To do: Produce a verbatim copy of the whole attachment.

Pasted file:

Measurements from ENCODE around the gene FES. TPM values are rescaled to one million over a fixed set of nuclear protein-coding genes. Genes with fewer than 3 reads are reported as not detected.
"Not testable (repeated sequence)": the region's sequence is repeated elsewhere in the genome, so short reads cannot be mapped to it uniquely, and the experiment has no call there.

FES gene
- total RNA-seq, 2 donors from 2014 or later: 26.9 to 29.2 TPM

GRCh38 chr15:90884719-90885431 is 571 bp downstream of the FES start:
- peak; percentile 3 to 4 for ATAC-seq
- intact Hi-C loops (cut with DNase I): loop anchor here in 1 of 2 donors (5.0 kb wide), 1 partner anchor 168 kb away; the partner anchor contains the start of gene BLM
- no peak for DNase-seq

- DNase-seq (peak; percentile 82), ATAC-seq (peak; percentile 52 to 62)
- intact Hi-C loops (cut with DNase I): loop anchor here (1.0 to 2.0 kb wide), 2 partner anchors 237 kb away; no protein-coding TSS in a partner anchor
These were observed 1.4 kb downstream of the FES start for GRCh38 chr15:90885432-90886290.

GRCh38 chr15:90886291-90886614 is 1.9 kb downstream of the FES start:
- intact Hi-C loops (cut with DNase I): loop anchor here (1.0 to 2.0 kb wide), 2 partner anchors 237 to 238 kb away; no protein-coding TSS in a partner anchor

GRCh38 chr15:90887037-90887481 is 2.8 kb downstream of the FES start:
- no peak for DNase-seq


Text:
Measurements from ENCODE around the gene FES. TPM values are rescaled to one million over a fixed set of nuclear protein-coding genes. Genes with fewer than 3 reads are reported as not detected.
"Not testable (repeated sequence)": the region's sequence is repeated elsewhere in the genome, so short reads cannot be mapped to it uniquely, and the experiment has no call there.

FES gene
- total RNA-seq, 2 donors from 2014 or later: 26.9 to 29.2 TPM

GRCh38 chr15:90884719-90885431 is 571 bp downstream of the FES start:
- peak; percentile 3 to 4 for ATAC-seq
- intact Hi-C loops (cut with DNase I): loop anchor here in 1 of 2 donors (5.0 kb wide), 1 partner anchor 168 kb away; the partner anchor contains the start of gene BLM
- no peak for DNase-seq

- DNase-seq (peak; percentile 82), ATAC-seq (peak; percentile 52 to 62)
- intact Hi-C loops (cut with DNase I): loop anchor here (1.0 to 2.0 kb wide), 2 partner anchors 237 kb away; no protein-coding TSS in a partner anchor
These were observed 1.4 kb downstream of the FES start for GRCh38 chr15:90885432-90886290.

GRCh38 chr15:90886291-90886614 is 1.9 kb downstream of the FES start:
- intact Hi-C loops (cut with DNase I): loop anchor here (1.0 to 2.0 kb wide), 2 partner anchors 237 to 238 kb away; no protein-coding TSS in a partner anchor

GRCh38 chr15:90887037-90887481 is 2.8 kb downstream of the FES start:
- no peak for DNase-seq